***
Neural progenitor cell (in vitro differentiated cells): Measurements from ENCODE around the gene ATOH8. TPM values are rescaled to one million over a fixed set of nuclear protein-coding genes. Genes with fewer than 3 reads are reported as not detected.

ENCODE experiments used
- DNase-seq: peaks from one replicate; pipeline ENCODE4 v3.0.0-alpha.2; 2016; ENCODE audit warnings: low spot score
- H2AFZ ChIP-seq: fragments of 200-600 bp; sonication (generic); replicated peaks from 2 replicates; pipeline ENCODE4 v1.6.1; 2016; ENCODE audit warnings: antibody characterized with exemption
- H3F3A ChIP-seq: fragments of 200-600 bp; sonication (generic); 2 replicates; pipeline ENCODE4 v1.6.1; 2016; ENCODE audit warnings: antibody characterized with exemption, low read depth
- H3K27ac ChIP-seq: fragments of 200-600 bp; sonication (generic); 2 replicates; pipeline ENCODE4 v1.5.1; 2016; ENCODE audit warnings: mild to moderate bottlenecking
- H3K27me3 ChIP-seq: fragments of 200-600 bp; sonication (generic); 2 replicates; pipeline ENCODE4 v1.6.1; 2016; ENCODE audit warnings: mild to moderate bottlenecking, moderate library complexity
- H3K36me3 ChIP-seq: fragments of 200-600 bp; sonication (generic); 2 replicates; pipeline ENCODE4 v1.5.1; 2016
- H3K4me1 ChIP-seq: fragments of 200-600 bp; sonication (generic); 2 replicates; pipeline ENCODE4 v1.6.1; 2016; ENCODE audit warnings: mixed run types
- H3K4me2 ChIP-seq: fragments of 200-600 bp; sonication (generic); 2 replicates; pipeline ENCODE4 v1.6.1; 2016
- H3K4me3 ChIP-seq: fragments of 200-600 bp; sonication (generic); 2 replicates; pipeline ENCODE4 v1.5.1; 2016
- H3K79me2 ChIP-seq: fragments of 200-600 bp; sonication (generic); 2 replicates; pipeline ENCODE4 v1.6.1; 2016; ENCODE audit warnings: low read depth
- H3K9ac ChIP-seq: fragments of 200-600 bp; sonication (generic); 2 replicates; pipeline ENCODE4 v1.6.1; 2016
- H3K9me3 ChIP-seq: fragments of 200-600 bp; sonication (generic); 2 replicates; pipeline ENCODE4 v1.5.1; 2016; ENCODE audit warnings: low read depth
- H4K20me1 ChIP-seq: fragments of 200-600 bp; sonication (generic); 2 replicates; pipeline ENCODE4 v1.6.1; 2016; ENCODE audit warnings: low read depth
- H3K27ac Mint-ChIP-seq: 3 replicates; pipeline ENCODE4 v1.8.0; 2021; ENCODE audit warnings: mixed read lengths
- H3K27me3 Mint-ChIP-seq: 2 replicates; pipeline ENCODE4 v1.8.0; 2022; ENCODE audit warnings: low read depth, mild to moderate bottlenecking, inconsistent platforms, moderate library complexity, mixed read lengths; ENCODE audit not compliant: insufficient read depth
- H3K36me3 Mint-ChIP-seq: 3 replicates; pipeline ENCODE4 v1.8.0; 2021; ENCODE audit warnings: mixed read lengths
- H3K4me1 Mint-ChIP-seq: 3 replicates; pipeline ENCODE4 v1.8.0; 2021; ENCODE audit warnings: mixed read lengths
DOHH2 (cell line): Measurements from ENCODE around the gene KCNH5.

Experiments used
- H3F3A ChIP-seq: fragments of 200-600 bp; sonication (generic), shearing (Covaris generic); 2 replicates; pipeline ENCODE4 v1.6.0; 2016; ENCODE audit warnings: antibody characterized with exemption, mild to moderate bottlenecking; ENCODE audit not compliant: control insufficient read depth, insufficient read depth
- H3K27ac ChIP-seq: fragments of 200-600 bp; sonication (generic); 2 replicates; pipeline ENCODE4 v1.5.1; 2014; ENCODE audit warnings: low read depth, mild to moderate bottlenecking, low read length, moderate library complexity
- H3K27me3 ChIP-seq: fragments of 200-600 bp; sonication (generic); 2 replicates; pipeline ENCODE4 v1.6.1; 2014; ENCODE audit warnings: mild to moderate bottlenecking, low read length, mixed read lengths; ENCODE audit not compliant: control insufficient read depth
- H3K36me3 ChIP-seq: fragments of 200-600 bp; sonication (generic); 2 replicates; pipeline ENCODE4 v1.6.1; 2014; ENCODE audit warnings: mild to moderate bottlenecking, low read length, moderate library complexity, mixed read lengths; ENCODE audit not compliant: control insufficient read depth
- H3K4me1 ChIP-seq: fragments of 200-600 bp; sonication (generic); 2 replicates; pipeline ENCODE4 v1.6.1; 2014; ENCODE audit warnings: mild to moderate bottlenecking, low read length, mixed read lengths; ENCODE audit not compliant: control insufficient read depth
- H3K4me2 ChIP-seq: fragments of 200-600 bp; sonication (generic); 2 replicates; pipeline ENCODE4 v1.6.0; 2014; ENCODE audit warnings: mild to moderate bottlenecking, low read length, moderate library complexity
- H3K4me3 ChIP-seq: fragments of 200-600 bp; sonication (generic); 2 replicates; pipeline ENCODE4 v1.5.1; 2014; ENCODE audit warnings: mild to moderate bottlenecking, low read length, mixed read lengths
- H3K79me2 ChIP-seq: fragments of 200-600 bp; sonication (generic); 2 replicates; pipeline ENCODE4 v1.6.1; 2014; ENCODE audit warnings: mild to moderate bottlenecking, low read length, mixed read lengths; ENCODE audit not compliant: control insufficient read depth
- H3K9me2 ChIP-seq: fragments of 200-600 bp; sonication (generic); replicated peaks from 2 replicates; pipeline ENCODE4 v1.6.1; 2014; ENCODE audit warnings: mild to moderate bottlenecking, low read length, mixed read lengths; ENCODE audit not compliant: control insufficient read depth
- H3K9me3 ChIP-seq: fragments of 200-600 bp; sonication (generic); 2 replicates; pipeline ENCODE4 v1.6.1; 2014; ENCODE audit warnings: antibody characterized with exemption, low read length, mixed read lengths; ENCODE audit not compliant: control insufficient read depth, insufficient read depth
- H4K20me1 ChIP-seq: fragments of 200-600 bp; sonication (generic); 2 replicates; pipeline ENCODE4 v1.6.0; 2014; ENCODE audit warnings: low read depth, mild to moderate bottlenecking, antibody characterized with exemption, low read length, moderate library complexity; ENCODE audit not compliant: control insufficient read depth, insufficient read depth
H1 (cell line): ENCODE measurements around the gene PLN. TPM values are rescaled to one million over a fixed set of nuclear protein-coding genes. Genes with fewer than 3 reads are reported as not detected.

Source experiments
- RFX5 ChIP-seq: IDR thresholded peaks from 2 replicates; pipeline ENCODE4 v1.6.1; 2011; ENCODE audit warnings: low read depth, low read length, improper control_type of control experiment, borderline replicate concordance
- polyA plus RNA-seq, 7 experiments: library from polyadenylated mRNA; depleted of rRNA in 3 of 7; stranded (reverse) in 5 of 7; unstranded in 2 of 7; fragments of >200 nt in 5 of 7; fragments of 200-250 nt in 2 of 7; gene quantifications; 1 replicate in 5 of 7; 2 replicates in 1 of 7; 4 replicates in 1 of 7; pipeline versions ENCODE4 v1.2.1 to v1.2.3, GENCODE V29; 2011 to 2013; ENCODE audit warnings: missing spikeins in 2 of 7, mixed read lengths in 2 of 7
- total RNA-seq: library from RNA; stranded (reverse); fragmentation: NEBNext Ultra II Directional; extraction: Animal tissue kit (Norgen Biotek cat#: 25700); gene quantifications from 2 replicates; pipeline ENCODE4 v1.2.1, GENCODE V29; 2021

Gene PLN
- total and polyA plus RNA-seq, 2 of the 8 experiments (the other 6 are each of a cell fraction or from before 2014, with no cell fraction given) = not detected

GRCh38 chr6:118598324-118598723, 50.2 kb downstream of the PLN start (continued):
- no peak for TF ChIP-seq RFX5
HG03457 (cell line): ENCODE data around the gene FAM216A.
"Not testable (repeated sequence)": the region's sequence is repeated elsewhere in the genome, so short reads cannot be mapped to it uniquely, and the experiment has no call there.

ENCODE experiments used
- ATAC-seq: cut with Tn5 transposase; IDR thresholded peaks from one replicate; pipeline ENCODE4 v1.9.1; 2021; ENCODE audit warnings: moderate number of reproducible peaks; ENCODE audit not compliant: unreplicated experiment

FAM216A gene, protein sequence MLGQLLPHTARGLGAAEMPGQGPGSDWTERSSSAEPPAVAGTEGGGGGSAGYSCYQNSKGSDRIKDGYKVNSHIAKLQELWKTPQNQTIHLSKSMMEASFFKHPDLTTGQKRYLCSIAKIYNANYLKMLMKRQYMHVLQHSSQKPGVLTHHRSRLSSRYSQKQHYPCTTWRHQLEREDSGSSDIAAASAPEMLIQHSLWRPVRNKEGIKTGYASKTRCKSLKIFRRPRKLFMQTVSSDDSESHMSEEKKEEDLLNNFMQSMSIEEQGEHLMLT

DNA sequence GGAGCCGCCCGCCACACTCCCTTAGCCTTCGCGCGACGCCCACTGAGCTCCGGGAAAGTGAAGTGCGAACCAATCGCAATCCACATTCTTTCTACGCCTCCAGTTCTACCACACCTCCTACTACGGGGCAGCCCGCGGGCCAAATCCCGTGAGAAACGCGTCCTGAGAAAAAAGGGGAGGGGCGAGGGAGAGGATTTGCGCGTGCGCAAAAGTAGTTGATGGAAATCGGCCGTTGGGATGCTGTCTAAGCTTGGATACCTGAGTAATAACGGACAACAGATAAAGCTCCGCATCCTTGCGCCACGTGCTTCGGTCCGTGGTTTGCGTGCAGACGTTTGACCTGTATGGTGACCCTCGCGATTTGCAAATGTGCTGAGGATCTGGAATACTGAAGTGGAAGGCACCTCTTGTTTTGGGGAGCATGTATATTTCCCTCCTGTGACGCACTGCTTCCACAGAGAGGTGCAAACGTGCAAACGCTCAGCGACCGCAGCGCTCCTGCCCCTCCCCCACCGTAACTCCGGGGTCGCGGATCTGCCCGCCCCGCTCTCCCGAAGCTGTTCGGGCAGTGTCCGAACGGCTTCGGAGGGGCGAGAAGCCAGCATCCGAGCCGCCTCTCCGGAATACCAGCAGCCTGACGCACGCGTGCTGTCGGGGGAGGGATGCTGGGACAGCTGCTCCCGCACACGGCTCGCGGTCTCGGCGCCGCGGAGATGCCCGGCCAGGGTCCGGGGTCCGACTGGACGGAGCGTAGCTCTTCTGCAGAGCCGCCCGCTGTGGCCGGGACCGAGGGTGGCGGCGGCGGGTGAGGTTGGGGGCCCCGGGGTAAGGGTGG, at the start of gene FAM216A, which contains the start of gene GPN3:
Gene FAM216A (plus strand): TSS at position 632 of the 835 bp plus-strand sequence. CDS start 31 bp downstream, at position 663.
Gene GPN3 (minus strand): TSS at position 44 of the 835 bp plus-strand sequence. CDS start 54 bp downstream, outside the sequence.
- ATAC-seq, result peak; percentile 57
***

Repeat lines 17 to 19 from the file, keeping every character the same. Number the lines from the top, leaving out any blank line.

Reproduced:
- H3K27me3 Mint-ChIP-seq: 2 replicates; pipeline ENCODE4 v1.8.0; 2022; ENCODE audit warnings: low read depth, mild to moderate bottlenecking, inconsistent platforms, moderate library complexity, mixed read lengths; ENCODE audit not compliant: insufficient read depth
- H3K36me3 Mint-ChIP-seq: 3 replicates; pipeline ENCODE4 v1.8.0; 2021; ENCODE audit warnings: mixed read lengths
- H3K4me1 Mint-ChIP-seq: 3 replicates; pipeline ENCODE4 v1.8.0; 2021; ENCODE audit warnings: mixed read lengths